How These Survivors of Intimate Partner Violence Are Healing Through New Relationships

My therapist taught me, though, that the only way you can learn to trust and love is to be in community with others. You need to learn how to ask for your needs to be met, and how to have healthy conflicts and resolve them. You can’t do that by yourself. You can’t just go home and meditate and all of a sudden become a really social person. That’s not how that works.” —Stephanie Foo, author of What My Bones Know: A Memoir of Healing from Complex Trauma

“I try to cultivate relationships with people as committed to healing as I am.”

“In healing from abuse, I’ve learned to take note of who is actively and enthusiastically committed to healthy communication, unlearning harmful beliefs, and interrogating their own thoughts and behaviors. We all make mistakes, but who’s willing to admit that and do better? I try to cultivate relationships with people as committed to healing as I am.

That commitment may look different depending on a person’s own mental health struggles and journey, so patience is key with some people. But I don’t stop myself from distancing myself from others who are not actively trying to build safe, healthy, secure relationships. It can be a form of self-preservation to limit certain people’s access to you.” —J

“I’ve learned that I can ask for help and not feel guilty.”

“Once I started getting to know new people better, I felt confident in telling some of them more details of my abusive relationship. This was helpful because I could then explain that I may need support from them, which sometimes looked like a friend pointing out that I was being very self-protective.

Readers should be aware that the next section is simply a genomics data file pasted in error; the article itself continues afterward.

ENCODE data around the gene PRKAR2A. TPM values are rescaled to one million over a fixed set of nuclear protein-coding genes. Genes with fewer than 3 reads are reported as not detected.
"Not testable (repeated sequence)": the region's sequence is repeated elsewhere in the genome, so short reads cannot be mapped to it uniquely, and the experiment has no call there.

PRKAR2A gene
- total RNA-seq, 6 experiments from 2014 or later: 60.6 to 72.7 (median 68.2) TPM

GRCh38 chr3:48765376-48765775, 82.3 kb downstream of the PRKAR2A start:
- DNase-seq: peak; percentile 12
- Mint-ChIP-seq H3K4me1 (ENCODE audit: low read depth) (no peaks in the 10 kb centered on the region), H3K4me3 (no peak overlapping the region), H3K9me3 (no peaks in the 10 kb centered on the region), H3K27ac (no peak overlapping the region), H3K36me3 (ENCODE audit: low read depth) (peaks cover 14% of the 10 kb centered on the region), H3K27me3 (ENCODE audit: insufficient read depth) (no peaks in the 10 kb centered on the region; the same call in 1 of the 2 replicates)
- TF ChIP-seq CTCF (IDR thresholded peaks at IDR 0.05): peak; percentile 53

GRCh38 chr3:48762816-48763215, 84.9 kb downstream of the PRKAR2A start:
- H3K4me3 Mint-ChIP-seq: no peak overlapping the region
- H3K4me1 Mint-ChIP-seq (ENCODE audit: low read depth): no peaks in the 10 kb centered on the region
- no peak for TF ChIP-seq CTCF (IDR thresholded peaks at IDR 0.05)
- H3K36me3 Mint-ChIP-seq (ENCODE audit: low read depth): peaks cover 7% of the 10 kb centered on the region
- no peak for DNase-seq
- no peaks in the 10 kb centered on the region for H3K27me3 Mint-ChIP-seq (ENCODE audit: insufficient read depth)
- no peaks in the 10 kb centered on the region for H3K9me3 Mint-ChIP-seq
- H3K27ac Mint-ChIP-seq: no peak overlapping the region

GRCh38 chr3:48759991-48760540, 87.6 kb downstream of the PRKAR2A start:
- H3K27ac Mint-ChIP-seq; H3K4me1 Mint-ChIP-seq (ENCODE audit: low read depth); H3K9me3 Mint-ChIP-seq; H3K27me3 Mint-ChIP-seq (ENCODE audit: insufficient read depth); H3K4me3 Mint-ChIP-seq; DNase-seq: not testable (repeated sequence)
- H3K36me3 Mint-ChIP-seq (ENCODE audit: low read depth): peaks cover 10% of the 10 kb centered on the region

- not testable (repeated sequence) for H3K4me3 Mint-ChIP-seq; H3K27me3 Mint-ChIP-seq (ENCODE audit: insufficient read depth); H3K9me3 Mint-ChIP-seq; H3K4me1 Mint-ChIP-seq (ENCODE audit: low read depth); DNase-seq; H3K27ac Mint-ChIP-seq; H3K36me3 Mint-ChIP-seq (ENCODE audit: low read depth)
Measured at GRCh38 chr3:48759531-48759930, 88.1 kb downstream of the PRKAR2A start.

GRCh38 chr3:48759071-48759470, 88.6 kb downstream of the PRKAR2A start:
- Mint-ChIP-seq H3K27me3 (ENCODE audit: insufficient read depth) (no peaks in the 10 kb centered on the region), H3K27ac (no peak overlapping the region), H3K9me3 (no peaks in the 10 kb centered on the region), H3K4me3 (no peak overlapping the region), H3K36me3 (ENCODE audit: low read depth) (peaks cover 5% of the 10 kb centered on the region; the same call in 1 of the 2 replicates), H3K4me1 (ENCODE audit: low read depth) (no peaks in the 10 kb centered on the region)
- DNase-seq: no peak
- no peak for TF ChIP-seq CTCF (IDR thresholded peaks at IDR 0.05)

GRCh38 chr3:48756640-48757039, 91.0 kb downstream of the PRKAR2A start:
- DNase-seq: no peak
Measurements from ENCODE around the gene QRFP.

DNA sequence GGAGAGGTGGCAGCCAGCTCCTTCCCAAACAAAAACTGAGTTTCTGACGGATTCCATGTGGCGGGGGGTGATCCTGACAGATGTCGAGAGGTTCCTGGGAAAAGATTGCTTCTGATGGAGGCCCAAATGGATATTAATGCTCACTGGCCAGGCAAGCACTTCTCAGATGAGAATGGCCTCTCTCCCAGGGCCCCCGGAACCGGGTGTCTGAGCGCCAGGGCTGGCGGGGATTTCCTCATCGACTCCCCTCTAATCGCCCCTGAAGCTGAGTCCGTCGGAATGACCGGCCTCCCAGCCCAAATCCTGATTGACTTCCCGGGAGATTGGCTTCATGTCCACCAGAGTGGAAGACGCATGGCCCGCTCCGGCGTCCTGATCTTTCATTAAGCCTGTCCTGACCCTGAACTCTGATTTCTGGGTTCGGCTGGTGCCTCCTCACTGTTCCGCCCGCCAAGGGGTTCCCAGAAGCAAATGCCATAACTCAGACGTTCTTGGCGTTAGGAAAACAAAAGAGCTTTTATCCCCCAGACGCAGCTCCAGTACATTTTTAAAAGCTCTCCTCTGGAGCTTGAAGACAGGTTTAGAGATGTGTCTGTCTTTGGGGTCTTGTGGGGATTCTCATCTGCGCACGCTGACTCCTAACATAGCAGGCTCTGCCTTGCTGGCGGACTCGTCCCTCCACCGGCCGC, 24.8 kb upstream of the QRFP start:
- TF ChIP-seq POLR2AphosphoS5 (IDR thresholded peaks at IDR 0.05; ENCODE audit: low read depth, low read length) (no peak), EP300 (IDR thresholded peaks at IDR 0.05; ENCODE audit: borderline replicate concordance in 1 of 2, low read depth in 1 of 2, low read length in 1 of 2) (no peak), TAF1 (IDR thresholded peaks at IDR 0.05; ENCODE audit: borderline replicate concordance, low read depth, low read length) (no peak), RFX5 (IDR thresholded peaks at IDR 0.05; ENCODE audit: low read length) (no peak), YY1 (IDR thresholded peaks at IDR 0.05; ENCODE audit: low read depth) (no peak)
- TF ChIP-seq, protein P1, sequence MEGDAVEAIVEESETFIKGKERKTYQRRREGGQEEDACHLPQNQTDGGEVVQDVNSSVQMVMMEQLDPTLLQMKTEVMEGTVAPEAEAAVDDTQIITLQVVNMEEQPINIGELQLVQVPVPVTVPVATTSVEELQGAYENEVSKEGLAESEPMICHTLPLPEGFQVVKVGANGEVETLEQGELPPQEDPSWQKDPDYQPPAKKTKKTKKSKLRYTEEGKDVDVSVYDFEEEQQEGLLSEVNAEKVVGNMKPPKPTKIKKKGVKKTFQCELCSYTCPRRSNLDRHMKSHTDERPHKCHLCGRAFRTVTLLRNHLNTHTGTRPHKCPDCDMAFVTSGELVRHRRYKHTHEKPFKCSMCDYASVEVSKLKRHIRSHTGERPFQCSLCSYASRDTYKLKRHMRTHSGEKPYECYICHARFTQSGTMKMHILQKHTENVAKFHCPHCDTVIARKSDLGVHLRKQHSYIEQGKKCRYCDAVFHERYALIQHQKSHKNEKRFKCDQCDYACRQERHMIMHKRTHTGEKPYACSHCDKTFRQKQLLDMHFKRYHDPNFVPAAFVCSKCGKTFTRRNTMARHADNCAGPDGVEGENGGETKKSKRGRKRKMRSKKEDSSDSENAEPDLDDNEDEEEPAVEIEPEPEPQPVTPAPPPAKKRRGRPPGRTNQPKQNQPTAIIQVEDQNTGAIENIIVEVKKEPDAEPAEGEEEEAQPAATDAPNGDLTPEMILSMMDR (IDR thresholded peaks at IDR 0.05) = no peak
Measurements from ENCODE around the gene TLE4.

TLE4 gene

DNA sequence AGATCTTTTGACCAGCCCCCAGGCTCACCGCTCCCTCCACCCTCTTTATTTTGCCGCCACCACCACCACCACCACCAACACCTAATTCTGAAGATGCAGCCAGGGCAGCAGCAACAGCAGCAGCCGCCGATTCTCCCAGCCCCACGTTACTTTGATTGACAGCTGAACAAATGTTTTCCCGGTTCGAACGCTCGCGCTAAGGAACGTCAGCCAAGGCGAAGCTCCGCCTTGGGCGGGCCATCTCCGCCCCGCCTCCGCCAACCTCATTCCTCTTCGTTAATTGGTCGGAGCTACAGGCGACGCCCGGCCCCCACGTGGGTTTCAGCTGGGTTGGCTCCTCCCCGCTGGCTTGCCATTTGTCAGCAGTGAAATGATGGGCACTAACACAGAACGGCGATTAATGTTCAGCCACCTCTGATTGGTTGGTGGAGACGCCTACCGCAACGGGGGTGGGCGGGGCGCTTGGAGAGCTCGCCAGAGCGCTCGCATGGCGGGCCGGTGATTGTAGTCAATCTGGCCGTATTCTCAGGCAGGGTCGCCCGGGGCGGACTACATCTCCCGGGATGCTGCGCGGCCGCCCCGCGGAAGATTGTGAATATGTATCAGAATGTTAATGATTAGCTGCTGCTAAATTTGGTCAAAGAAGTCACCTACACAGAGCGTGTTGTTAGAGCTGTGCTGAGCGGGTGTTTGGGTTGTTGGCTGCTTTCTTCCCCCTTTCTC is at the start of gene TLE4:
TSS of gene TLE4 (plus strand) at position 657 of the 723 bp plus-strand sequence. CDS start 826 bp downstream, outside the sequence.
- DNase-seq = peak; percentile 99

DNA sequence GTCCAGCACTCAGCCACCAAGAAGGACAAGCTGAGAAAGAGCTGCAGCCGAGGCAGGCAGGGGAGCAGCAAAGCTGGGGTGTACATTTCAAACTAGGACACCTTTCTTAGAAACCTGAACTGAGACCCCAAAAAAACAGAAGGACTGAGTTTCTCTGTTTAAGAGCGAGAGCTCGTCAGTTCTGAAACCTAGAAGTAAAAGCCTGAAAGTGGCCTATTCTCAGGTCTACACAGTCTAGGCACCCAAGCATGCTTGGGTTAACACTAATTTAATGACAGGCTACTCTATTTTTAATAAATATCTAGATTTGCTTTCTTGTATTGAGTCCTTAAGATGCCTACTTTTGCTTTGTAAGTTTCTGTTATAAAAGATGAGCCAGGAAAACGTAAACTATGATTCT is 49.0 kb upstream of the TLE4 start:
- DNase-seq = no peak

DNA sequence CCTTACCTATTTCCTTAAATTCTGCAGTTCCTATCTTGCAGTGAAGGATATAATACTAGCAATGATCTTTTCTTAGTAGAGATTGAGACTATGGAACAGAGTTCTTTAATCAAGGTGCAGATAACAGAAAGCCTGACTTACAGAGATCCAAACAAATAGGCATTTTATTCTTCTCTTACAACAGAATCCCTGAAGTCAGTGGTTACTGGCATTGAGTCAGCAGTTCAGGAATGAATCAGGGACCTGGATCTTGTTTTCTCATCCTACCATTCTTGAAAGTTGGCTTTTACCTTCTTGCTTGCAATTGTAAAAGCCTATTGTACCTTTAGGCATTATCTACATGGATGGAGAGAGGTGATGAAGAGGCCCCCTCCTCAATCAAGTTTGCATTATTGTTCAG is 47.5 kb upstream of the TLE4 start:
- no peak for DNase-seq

For a long time, I believed that it was normal not to trust people, to think everyone is out for your resources or that people will not help you when you are in need. Since surviving abuse, I’ve learned that I can ask for help and not feel guilty, and that I don’t just exist to benefit and entertain others—I exist to love and be loved.” —K

“I know now that I deserve to have my needs met.”

“One of the most important things for me to feel safe in my relationships is being honest and straightforward. Especially as a neurodivergent person, it’s really jarring when I get the impression someone isn’t saying what they mean. So recognizing emotions and responding honestly is something I now hold my loved ones accountable for, and I encourage them to do the same with me.

Another thing I’ve learned through relationships is that if I’m upset during physical intimacy, I don’t have to keep going. I can stop. I used to have panic attacks mid-sex and hide it from my partner because I was embarrassed—they were often related to flashbacks from my abuse. Now I feel empowered with my partners to say, ‘Hey, I need a break,’ or, ‘I need to stop,’ and if that’s a problem then they don’t deserve my time or vulnerability. I know now that I deserve to have my needs met.” —E

“In healthy relationships, there is two-way open communication.”

“Boundary-setting has been absolutely vital for me. With my current partners, I try to set boundaries for things that might cause me harm, yes, but also proactively set expectations for how I might feel supported and cared for.

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